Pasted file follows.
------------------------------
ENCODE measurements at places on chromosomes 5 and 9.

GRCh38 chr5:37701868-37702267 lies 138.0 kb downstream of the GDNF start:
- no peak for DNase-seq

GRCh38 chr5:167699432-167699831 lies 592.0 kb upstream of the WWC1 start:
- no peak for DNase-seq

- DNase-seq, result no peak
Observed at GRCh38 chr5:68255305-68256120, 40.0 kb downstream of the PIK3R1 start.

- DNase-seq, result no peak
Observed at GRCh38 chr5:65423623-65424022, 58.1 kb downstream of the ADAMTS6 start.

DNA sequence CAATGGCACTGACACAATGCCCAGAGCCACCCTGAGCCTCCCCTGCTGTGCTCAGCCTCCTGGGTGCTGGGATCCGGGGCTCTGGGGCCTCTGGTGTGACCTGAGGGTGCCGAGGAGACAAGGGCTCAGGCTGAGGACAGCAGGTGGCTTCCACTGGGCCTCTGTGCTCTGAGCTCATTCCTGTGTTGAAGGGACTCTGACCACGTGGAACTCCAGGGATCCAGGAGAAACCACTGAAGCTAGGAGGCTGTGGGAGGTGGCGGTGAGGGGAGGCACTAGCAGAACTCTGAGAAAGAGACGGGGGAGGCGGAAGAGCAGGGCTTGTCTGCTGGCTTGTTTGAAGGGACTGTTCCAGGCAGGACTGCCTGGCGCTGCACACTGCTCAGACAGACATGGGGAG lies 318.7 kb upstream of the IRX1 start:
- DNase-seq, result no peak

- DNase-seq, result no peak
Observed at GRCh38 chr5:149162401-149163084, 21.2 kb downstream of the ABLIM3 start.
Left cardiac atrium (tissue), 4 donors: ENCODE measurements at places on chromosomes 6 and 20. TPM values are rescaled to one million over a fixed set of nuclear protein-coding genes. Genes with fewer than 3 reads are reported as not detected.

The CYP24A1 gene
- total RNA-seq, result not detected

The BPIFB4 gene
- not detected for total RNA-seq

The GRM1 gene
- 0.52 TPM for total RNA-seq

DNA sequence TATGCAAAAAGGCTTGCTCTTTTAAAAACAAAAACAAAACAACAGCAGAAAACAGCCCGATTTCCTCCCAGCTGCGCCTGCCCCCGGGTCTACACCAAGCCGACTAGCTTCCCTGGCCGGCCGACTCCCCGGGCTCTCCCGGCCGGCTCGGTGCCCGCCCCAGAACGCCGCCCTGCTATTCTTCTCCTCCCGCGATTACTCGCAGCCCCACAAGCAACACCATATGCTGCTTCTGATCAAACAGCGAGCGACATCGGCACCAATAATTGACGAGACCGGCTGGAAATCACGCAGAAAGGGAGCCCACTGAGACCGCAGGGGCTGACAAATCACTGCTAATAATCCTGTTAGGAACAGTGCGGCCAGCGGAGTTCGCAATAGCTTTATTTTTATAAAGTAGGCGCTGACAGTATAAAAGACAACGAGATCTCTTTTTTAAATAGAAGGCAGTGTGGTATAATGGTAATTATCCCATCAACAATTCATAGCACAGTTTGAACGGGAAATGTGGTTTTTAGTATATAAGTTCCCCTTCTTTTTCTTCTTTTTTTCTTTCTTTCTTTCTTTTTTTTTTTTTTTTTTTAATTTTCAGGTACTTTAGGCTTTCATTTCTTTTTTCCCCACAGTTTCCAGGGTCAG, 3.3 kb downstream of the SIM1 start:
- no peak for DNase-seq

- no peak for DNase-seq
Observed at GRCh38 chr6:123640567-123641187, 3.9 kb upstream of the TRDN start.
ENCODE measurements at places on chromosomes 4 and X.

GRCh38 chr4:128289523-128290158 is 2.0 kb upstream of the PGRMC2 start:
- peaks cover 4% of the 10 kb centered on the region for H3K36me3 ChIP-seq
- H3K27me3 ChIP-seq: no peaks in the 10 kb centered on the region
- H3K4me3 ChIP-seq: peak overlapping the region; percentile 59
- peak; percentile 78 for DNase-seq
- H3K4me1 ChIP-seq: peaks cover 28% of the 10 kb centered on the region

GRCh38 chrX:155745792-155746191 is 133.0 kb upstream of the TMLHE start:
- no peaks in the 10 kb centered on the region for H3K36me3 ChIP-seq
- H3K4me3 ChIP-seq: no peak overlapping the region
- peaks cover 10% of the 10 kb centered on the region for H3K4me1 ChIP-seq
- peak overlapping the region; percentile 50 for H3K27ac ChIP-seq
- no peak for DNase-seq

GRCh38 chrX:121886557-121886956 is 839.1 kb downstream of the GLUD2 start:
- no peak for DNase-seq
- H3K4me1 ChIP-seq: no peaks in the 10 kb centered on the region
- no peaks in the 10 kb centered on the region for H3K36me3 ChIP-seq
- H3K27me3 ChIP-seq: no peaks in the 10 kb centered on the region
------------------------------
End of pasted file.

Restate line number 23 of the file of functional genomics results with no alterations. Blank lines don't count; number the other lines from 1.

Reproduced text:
- no peak for DNase-seq